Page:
Intrepid Woman: Rupali Deshmukh on Remaking Veteran Transitions

Accenture Helps Military Vets in CharlotteBy Melissa J. Anderson (New York City)

Last week, Accenture launched a new online Military Career Coach tool for veterans transitioning from military roles to the private sector. Rupali Deshmukh, Military Sourcing Lead at Accenture, considers the tool an extension of one-on-one coaching she has been doing for veterans. Now, she says, the online tool will be able to reach many more men and women who are transitioning to work in the private sector.

She knows first-hand the kinds of challenges members of the military face in making that adjustment. Deshmukh, who moved to the United States in 1999, was stirred to action after the September 11th terrorist attacks, and joined the Army as an HR administrator. In 2001, she joined the Army Reserves, and after a tour of service in Kuwait, and two more as a contractor, she came back to the US looking for a civilian job. Eventually, in 2011, she was hired as a military recruitment expert at Accenture.

She said, “In the 8 years of my career with the military, as well as with Accenture and other companies, my proudest achievement is the workshop I created for my candidates. We provide them with a resume and tools to help them get hired with us or someone else. When I get those emails thanking me and saying they’ve been hired – it’s pure joy.”

Lessons Learned

“I was a little naïve when I was younger,” Deshmukh recalled. “I studied political science and history, and I truly wish that back then I had someone who told me, ‘This is what you do. Get these certifications, take these classes.’ I wish there had been a better strategy for students – and the same with veterans – to think about their career with a step by step approach.”

Fortunately, she said, the biggest lesson she learned through her service in the military is that it’s never too late to learn. “One of the big tenets in the military is that you’re never too old to learn something new – adapt and overcome. At the end of the day, veterans understand ‘I’ve got to do what I’ve got to do.’ You learn it – there are a lot of resources out there, and all you have to do is reach out.”

She continued, “The best advice I can give anybody is to listen and learn. Be a fly on the wall and challenge yourself. Teachers can help you, but unless I learn to help myself, I’m not going to grow. Constantly be learning and challenging yourself. Set goals to go from A to B. People who are experts are all around us. Listen to them and learn from them.”

Building Bridges

When Accenture determined it wanted to ramp up its veteran recruitment, Deshmukh recalled, it was clear that there were bridges that needed to be built. “When I look at Accenture and military recruiting, I think about the personal journey for everyone who has been involved. We learned and realized a few things along the way, about veterans and about us.”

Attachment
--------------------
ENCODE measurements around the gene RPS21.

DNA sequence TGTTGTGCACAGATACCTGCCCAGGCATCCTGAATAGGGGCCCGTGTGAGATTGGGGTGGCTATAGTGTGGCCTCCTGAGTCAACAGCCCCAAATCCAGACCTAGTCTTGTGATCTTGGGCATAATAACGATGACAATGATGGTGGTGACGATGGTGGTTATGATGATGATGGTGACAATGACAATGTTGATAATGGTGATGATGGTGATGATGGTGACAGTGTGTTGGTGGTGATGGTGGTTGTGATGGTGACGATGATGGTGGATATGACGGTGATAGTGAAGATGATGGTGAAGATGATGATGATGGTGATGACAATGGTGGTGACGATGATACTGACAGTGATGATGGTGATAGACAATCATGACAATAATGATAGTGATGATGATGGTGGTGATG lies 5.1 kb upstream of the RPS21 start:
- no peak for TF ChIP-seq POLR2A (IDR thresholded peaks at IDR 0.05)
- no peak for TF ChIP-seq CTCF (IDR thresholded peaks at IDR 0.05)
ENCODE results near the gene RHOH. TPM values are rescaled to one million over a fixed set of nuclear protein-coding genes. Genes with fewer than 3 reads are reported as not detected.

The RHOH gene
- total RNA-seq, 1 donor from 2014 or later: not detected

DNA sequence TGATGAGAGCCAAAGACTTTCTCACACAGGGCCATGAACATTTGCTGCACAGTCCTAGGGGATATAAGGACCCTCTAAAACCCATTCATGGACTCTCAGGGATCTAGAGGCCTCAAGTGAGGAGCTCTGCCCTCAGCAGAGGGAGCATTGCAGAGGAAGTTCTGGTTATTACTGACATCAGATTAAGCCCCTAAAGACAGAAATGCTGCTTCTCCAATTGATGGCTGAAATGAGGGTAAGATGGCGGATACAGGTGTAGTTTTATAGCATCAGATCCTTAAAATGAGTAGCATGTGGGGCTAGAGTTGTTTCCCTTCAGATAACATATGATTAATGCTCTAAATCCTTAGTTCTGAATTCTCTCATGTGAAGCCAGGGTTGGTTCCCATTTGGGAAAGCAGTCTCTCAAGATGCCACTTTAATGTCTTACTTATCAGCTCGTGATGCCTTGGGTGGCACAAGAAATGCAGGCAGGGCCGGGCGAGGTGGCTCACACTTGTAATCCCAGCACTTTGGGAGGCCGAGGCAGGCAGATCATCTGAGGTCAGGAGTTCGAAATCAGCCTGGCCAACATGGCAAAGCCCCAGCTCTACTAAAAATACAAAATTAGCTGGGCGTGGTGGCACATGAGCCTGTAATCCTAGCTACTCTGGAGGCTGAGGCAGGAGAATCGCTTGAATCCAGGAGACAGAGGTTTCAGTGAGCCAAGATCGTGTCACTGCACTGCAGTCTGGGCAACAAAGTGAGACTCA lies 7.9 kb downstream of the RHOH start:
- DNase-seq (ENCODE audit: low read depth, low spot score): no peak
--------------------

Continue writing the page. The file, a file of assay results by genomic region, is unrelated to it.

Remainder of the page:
“We’ve started a lot of discussions about transitions, not just military, but also with civilian personnel. We want to ensure both groups get to know about each other,” she explained. “It’s also about building bridges. You might see a woman in uniform carrying an M16 on the weekend. But from 8am to 5pm on the weekdays, she’s in front of a laptop processing payroll.”

She continued, “We also have training programs for the recruiting community to better understand military candidates. Recruiters are the gatekeepers – they’re the ones who see a resume for the first time and decide if it’s interesting. We have now incorporated other folks and they are starting to create more awareness in hiring managers, stakeholders, leadership. For each person we touch, everywhere they go, they are touching someone else in a positive way. We are also working on carrying on momentum. If you let it drop, it’s going to drop.”

Deshmukh added, “This is an incredibly talented talent pool. As we get to know them better, our goals have been either to hire and match them to the right positions, or to provide them with the resources and tools to get them hired somewhere else. As we go along, we are keeping these points in mind.”

Reaching a Wider Audience

“There are a lot of people in this space working on military transitions,” Deshmukh explained. “The efforts are there, and are really good efforts, but they are fragmented. What we are doing through the collaboration with various organizations is connecting the dots for a successful transition.”

The Accenture Military Career Coach will enable more veterans to access the work Deshmukh and her colleagues have been creating through their one-on-one coaching and workshops. “To provide the expertise to a broader audience, we are launching the online Military Career Coach tool that is able to touch veterans on a large scale,” she explained.

“It is going to focus on all parts of the transition – location, job search, resume, interview prep. One more thing we are doing that is really important is that we are collaborating with federal, state, and local level government as well as NGOs to better serve military job seekers.” LinkedIn is providing content for the Military Career Coach, and Accenture is also partnering with the Wounded Warrior Project, IVMF, 100,000 Jobs Mission, and American Corporate Partners.

Accenture recently signed a Statement of Support with the Employer Support of the Guard and Reserve (ESGR), a Department of Defense committee, at a day of resume development and interview skill workshops Accenture hosted in Charlotte, North Carolina. Deshmukh led the workshops and was joined by several military veterans who now work at Accenture Credit Services, located in Charlotte.

Outside the office, Deshmukh enjoys spending time with her family, “I love my family – I wouldn’t be anywhere without their support,” she said. She also recently became a certified yoga instructor.